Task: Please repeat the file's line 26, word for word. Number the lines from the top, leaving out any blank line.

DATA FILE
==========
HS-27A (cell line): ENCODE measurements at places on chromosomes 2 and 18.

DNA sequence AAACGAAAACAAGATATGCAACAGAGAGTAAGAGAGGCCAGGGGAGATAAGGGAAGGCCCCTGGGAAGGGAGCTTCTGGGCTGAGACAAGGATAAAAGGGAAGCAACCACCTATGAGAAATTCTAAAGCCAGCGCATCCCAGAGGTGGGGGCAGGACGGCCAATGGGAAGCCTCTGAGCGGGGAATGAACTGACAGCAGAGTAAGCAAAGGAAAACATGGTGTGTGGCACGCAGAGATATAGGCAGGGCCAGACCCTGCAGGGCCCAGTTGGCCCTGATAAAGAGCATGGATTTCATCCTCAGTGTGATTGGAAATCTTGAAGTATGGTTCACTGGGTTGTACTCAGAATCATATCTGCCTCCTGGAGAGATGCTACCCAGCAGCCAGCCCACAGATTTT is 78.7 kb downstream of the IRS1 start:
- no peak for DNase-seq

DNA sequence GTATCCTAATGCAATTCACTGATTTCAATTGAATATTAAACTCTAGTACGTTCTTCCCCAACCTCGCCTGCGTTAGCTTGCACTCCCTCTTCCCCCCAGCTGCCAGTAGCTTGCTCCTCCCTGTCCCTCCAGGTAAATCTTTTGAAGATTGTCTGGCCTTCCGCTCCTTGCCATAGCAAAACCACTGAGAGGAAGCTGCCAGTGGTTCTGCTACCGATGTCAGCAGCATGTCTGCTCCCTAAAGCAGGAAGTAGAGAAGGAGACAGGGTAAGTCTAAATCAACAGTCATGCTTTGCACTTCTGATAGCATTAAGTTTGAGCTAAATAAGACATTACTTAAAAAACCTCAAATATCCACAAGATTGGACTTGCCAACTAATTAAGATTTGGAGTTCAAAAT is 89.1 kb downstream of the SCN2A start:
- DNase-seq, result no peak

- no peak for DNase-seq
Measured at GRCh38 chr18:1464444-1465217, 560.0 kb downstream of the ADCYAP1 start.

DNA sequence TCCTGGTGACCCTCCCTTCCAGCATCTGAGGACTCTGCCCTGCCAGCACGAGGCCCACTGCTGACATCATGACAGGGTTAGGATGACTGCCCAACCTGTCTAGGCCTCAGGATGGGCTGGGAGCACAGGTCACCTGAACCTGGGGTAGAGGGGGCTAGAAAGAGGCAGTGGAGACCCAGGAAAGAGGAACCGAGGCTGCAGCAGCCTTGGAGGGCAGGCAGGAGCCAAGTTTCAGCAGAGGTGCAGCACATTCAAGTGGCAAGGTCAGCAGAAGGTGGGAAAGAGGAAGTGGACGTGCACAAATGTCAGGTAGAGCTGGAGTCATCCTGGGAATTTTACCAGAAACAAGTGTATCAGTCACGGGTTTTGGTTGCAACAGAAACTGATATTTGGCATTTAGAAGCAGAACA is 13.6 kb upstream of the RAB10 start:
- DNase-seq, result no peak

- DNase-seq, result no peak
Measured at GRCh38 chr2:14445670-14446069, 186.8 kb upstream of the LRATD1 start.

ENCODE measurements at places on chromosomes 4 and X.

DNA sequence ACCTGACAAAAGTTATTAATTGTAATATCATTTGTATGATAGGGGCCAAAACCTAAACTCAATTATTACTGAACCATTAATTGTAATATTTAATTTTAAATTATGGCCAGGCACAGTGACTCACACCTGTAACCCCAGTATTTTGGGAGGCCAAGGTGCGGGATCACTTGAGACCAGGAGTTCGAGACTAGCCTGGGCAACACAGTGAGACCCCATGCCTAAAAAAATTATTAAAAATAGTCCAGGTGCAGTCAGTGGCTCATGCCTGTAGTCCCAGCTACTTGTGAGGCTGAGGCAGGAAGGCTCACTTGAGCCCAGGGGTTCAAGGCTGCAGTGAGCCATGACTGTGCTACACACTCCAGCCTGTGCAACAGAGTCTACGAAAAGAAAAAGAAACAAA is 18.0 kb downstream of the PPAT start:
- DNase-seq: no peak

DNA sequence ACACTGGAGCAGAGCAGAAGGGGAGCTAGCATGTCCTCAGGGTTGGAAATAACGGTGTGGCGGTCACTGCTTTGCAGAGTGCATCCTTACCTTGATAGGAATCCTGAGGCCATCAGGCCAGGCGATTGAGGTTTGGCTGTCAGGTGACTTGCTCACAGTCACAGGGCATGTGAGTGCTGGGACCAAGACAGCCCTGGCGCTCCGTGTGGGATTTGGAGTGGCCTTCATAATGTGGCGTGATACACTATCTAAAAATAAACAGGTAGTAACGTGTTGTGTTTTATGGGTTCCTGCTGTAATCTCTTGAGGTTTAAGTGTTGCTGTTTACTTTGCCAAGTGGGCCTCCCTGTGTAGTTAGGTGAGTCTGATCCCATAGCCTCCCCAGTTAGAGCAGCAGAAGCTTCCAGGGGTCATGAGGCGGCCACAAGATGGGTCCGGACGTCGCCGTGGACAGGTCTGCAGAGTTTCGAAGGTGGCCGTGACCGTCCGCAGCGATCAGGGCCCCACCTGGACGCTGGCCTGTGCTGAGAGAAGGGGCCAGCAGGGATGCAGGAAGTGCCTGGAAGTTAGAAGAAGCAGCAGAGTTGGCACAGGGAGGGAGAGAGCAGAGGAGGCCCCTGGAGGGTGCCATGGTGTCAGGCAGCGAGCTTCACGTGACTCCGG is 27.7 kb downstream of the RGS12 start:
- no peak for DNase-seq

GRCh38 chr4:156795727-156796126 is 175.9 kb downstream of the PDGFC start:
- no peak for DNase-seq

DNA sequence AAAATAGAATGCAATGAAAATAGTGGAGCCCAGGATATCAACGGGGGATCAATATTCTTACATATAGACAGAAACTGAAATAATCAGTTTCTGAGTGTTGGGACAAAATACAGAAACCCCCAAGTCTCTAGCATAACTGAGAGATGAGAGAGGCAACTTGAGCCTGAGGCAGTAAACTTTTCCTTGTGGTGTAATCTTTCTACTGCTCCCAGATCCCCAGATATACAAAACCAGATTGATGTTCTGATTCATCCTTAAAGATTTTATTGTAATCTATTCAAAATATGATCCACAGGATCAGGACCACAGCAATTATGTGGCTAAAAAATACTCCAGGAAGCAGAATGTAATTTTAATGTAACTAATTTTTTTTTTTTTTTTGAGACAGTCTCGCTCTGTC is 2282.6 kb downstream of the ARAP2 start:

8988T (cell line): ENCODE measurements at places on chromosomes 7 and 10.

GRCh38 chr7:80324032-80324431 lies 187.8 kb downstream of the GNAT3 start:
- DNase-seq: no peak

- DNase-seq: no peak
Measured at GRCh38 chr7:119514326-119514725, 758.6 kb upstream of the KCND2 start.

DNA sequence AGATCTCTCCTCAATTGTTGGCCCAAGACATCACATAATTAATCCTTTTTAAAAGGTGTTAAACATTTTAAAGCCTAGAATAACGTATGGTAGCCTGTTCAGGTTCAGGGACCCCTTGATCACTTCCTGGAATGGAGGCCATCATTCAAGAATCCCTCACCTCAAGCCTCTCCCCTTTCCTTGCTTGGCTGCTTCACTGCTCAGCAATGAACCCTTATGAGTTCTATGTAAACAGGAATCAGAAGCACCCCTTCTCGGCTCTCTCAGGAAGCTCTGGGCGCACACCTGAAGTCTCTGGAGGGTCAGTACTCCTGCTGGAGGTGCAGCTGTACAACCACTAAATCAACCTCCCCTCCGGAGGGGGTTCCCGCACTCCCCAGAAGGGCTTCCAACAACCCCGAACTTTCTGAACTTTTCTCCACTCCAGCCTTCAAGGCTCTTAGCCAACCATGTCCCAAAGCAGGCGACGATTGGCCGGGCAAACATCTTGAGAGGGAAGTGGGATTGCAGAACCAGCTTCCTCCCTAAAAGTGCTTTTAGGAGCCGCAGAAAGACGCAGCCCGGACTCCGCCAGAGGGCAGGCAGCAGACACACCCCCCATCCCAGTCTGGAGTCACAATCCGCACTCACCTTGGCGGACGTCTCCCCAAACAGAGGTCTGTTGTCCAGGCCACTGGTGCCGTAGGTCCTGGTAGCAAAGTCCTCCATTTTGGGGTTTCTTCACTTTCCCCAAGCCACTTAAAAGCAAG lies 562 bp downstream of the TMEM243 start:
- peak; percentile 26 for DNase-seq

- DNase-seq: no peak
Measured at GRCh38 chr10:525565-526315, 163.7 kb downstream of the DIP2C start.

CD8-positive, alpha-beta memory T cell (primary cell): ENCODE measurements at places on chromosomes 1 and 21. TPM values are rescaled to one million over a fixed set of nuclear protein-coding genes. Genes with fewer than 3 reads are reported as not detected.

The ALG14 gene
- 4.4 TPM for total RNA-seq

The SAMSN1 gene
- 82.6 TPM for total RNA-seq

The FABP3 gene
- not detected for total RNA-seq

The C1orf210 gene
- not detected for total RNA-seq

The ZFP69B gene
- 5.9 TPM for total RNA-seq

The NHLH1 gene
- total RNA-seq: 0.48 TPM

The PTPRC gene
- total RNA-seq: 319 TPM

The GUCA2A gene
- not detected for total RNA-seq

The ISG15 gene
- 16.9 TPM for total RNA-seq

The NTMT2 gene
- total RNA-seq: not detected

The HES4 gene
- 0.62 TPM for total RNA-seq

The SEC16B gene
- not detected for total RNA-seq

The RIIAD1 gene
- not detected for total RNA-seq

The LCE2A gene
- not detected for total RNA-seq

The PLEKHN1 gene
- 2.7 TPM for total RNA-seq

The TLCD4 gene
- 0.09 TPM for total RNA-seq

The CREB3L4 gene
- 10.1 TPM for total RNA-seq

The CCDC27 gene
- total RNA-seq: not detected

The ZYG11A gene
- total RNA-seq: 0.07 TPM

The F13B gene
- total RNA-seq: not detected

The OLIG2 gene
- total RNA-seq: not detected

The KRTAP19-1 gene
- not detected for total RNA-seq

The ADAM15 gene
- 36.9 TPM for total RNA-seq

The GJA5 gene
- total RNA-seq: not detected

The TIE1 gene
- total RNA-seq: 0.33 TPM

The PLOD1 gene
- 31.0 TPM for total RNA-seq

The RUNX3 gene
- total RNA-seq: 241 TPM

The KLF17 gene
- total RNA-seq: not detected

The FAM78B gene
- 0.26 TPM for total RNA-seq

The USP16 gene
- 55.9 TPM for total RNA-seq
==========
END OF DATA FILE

- peak; percentile 26 for DNase-seq